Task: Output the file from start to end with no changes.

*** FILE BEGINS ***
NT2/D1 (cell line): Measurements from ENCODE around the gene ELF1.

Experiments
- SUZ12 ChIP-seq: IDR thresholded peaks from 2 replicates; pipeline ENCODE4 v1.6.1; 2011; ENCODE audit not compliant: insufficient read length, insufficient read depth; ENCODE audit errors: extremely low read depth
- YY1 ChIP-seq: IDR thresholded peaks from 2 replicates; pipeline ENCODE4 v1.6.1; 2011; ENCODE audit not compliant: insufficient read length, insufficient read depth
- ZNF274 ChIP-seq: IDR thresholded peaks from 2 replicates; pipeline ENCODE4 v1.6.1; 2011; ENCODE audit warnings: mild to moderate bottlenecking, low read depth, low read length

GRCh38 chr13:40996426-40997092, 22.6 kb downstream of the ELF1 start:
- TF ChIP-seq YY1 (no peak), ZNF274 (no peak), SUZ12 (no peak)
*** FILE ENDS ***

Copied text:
NT2/D1 (cell line): Measurements from ENCODE around the gene ELF1.

Experiments
- SUZ12 ChIP-seq: IDR thresholded peaks from 2 replicates; pipeline ENCODE4 v1.6.1; 2011; ENCODE audit not compliant: insufficient read length, insufficient read depth; ENCODE audit errors: extremely low read depth
- YY1 ChIP-seq: IDR thresholded peaks from 2 replicates; pipeline ENCODE4 v1.6.1; 2011; ENCODE audit not compliant: insufficient read length, insufficient read depth
- ZNF274 ChIP-seq: IDR thresholded peaks from 2 replicates; pipeline ENCODE4 v1.6.1; 2011; ENCODE audit warnings: mild to moderate bottlenecking, low read depth, low read length

GRCh38 chr13:40996426-40997092, 22.6 kb downstream of the ELF1 start:
- TF ChIP-seq YY1 (no peak), ZNF274 (no peak), SUZ12 (no peak)